Wednesday, March 3, 2010
By Ruthie Bently
The first Chinese Crested I ever met was the hairless variety, and at a distance they look as if they have been shaved to create their distinctive look. The Chinese Crested is known as a good companion dog. They like to play, are alert, agile, crave human companionship and can become devoted to their owner. It should be noted that children need to be gentle with this dog and not roughhouse – because of this breed’s lack of hair they can be injured easily. Since the Chinese Crested sheds very little or no hair, the American Kennel Club has them on its list of breeds for people with allergies.
The Chinese Crested comes in two varieties: the powderpuff and the hairless. Both the hairless and powderpuff can appear in the same litter, and the hairless variety carries the gene for both the hairless and coated dogs. The hairless is more susceptible to sunburn, skin irritations and allergies, and should be provided with a sweater in cold weather. The powderpuff reminds me of a terrier with their pricked ears and long coat.
It is said that the Chinese Crested was used by Chinese sailors aboard their ships to hunt vermin, especially during times of the plague. It is thought that the Chinese Crested was bred down to its current size from breeds of African hairless dogs. As the Chinese sailed into different ports, the dogs were traded to other sailors and merchants, and that is how the breed made its way around the world. They were found not only throughout Asia and Africa, but South and Central America as early as the 1500s.
An adult Chinese Crested should be between 11 and 13 inches at the withers (shoulders) and they should weigh between 10 and 13 pounds. Their life expectancy is between ten and twelve years. They do not need a yard and will do well in an apartment, though they are an active dog and need daily exercise. Playing can take care of their need for exercise, but it is no substitute for a walk every day. The Chinese Crested is not known as a barker, but they like to climb and dig holes. They are intelligent and able to learn tricks easily, and are usually good around other pets. They should to be socialized and need to know that you are the leader of the pack.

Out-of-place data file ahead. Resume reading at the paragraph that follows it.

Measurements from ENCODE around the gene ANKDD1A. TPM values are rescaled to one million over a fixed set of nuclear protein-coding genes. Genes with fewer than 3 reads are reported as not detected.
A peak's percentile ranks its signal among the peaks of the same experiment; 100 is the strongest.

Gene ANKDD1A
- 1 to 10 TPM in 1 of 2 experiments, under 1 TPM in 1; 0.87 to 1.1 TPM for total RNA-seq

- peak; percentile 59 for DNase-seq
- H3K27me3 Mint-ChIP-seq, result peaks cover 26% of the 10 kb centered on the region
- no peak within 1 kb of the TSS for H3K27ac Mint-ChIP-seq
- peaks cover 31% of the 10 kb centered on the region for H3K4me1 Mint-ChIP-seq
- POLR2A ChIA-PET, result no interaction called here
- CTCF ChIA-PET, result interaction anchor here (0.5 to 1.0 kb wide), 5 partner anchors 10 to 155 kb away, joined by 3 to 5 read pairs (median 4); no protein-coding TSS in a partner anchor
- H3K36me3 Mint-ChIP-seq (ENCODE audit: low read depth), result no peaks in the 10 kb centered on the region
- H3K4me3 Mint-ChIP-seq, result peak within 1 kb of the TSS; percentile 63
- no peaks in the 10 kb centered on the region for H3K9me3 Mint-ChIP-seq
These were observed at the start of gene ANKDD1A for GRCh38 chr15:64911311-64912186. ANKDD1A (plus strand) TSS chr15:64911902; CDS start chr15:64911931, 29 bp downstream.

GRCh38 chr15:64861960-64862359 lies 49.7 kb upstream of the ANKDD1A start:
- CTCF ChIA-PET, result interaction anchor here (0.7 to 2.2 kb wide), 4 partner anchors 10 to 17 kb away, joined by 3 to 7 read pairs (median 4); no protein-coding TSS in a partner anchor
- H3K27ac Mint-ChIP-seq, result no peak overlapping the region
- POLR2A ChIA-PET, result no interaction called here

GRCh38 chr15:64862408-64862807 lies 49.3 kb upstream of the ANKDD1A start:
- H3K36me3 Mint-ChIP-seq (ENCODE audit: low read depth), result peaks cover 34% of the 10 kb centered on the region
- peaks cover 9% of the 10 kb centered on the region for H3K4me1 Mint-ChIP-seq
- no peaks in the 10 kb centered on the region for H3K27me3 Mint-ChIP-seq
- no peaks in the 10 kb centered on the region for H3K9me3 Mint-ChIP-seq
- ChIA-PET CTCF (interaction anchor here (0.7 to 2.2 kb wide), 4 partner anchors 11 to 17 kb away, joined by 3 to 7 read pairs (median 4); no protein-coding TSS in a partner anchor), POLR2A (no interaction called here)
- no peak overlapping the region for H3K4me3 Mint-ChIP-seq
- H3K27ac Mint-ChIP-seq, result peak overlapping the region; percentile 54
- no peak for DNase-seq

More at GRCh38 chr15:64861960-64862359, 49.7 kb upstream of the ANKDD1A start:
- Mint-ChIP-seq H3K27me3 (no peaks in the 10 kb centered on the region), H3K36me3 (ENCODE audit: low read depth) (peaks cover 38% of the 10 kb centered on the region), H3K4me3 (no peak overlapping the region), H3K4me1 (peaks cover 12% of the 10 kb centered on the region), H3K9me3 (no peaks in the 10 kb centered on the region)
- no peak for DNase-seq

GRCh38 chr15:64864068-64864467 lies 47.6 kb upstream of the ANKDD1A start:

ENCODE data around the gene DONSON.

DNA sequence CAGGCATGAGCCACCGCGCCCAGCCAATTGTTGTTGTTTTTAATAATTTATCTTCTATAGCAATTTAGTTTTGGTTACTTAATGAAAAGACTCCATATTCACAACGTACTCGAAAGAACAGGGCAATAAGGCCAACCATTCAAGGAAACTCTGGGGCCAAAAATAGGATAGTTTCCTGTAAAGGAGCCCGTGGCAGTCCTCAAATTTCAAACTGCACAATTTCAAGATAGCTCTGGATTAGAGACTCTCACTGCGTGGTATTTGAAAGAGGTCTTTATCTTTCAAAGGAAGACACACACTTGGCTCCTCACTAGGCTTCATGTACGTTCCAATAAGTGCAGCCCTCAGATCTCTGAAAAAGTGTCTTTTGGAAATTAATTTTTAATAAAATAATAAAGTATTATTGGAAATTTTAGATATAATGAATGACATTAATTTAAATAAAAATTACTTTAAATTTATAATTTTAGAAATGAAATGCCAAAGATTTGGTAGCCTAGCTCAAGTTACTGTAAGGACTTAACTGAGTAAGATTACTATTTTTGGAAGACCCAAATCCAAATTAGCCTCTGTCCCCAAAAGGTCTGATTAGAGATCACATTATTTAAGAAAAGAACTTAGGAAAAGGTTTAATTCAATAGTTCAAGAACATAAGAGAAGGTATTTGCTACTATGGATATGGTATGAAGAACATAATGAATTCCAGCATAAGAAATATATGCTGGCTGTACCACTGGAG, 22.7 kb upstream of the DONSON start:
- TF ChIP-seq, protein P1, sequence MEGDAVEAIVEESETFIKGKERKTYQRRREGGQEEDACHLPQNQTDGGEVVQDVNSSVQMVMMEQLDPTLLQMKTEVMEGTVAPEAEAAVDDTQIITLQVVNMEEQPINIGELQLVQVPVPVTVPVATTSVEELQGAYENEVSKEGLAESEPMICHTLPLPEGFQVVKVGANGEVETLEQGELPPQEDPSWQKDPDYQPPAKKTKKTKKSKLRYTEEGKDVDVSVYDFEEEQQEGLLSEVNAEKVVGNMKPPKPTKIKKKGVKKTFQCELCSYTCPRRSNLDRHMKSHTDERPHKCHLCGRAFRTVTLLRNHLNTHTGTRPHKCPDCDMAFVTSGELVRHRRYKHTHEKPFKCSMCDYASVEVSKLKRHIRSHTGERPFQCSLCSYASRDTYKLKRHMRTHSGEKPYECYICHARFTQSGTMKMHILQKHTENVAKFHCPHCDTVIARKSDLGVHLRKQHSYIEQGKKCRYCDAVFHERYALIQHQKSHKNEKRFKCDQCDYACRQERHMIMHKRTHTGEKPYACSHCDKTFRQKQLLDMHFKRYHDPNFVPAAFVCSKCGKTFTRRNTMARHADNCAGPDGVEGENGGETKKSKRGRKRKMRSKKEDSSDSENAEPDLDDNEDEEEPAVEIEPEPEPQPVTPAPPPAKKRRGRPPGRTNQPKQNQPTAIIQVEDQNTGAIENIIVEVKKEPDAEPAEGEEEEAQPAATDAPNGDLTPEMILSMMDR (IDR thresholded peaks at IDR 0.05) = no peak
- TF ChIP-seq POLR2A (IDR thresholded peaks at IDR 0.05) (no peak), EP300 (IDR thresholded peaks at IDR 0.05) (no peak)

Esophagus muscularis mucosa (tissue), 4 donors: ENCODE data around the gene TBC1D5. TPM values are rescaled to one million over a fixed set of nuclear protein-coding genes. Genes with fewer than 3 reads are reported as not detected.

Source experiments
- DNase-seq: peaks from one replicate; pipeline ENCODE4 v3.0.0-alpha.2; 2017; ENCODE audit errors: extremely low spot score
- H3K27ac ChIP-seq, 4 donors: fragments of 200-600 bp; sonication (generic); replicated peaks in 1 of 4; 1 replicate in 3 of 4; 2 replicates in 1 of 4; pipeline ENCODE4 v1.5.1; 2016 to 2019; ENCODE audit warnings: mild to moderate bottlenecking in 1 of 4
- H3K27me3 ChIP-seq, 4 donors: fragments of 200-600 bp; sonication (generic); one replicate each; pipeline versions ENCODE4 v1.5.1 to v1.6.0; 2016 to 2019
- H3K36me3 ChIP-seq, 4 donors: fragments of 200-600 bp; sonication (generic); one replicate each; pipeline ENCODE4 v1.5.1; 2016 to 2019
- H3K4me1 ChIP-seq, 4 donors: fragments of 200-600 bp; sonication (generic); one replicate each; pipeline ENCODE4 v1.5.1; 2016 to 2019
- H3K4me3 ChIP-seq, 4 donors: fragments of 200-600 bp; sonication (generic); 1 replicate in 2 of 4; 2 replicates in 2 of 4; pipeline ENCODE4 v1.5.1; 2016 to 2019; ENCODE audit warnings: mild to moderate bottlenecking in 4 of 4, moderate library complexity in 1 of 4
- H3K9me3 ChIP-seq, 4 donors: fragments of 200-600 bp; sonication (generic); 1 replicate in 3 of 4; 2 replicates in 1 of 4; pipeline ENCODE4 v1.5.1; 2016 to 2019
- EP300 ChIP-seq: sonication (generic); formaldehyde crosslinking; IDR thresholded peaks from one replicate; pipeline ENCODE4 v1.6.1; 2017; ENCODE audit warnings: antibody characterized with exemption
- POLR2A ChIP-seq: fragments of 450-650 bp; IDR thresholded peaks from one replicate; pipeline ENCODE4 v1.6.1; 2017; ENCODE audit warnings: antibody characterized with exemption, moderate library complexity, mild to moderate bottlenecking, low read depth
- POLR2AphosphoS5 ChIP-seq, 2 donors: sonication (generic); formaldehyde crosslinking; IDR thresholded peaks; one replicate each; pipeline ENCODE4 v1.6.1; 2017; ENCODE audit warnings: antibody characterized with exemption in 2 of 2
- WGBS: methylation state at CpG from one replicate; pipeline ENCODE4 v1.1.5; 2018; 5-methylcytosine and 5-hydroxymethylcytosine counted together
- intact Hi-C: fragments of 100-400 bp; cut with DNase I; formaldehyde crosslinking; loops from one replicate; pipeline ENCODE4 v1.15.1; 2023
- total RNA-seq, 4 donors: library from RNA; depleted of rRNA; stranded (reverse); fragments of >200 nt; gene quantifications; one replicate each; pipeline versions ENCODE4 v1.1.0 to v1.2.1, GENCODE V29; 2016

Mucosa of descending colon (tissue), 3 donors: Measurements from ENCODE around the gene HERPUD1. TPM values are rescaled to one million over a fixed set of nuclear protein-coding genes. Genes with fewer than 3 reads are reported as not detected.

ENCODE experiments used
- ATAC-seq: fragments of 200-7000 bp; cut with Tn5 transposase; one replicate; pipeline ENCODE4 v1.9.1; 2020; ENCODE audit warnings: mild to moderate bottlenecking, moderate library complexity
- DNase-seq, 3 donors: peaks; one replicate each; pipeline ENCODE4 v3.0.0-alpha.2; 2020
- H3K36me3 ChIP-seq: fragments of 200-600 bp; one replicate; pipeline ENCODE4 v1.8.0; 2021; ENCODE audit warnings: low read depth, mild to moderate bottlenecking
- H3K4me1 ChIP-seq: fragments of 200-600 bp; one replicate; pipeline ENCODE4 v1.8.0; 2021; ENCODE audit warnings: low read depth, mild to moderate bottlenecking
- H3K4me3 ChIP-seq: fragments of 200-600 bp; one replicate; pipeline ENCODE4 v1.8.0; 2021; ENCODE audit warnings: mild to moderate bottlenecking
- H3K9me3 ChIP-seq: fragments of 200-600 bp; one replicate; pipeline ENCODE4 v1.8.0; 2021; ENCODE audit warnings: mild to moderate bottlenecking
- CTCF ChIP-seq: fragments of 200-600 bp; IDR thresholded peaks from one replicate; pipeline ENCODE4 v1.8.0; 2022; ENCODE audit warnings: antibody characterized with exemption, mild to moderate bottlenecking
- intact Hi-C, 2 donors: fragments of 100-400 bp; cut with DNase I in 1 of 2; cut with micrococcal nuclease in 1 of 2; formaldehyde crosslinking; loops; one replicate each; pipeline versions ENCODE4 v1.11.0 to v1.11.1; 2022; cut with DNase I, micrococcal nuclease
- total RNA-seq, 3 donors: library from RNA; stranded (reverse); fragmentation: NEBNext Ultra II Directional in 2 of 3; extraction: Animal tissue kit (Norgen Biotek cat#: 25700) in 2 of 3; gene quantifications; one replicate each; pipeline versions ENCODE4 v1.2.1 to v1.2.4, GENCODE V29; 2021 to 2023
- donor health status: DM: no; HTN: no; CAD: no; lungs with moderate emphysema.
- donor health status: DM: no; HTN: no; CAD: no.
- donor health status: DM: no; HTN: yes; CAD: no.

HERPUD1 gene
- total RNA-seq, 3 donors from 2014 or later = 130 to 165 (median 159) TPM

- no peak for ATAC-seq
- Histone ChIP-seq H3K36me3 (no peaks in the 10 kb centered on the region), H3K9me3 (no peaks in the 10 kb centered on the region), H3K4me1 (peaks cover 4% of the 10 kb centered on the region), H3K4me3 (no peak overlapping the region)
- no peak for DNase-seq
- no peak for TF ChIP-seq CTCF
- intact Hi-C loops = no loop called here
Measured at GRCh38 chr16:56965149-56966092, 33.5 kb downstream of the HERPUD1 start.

The Chinese Crested is a member of the Toy Group, and was recognized by the AKC in 1991. The first two Chinese Crested dogs to be exhibited in the United States were shown in 1885 in New York at the Westminster Kennel Club Show. Though they had a registry and extensive stud book that began in the 1930s, in 1965 the AKC dropped their eligibility to be shown because of low breed numbers and the lack of a national breed club. The first Chinese Crested breed club in America was established in 1979, and today they are ranked 132 by the AKC. Their most famous supporter is probably Gypsy Rose Lee, the famous stripper who began her career in burlesque. Miss Lee acquired her first Chinese Crested during the 1950s and began breeding them, which helped publicize the breed.
During the nineteenth century, the Chinese Crested began showing up in European architecture and art. There is no breeding program evidence from the period, but the Chinese Crested is also shown in pictures of English dog shows from this time. One of the most famous Chinese Crested dogs was a hairless purebred “Sam” who won the World’s Ugliest Dog Contest for three years in a row. He passed away before he could repeat his winning performance in 2006.
Read more articles by Ruthie Bently